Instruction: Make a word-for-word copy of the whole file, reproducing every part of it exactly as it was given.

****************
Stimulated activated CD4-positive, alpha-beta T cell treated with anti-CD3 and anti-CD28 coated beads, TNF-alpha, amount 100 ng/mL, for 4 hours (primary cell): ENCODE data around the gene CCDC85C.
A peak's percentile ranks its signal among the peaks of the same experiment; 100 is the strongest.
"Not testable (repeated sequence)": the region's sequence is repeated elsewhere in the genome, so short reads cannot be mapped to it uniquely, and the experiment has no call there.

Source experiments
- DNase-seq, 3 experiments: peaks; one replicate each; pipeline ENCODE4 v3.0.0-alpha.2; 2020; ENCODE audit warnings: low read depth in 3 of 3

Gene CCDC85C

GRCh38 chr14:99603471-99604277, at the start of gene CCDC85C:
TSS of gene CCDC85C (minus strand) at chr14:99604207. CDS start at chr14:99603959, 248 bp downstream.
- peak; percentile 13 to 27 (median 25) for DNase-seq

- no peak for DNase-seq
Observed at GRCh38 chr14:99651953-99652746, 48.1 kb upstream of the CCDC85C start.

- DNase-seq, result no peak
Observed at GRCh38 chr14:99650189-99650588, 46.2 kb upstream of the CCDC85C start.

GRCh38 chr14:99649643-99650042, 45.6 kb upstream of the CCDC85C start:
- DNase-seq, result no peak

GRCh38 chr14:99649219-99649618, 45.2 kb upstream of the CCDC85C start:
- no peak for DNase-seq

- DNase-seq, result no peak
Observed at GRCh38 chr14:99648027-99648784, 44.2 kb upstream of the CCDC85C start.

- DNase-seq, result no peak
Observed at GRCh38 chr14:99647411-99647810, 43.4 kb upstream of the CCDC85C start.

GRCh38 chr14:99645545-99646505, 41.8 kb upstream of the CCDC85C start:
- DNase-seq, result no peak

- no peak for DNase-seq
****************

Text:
Stimulated activated CD4-positive, alpha-beta T cell treated with anti-CD3 and anti-CD28 coated beads, TNF-alpha, amount 100 ng/mL, for 4 hours (primary cell): ENCODE data around the gene CCDC85C.
A peak's percentile ranks its signal among the peaks of the same experiment; 100 is the strongest.
"Not testable (repeated sequence)": the region's sequence is repeated elsewhere in the genome, so short reads cannot be mapped to it uniquely, and the experiment has no call there.

Source experiments
- DNase-seq, 3 experiments: peaks; one replicate each; pipeline ENCODE4 v3.0.0-alpha.2; 2020; ENCODE audit warnings: low read depth in 3 of 3

Gene CCDC85C

GRCh38 chr14:99603471-99604277, at the start of gene CCDC85C:
TSS of gene CCDC85C (minus strand) at chr14:99604207. CDS start at chr14:99603959, 248 bp downstream.
- peak; percentile 13 to 27 (median 25) for DNase-seq

- no peak for DNase-seq
Observed at GRCh38 chr14:99651953-99652746, 48.1 kb upstream of the CCDC85C start.

- DNase-seq, result no peak
Observed at GRCh38 chr14:99650189-99650588, 46.2 kb upstream of the CCDC85C start.

GRCh38 chr14:99649643-99650042, 45.6 kb upstream of the CCDC85C start:
- DNase-seq, result no peak

GRCh38 chr14:99649219-99649618, 45.2 kb upstream of the CCDC85C start:
- no peak for DNase-seq

- DNase-seq, result no peak
Observed at GRCh38 chr14:99648027-99648784, 44.2 kb upstream of the CCDC85C start.

- DNase-seq, result no peak
Observed at GRCh38 chr14:99647411-99647810, 43.4 kb upstream of the CCDC85C start.

GRCh38 chr14:99645545-99646505, 41.8 kb upstream of the CCDC85C start:
- DNase-seq, result no peak

- no peak for DNase-seq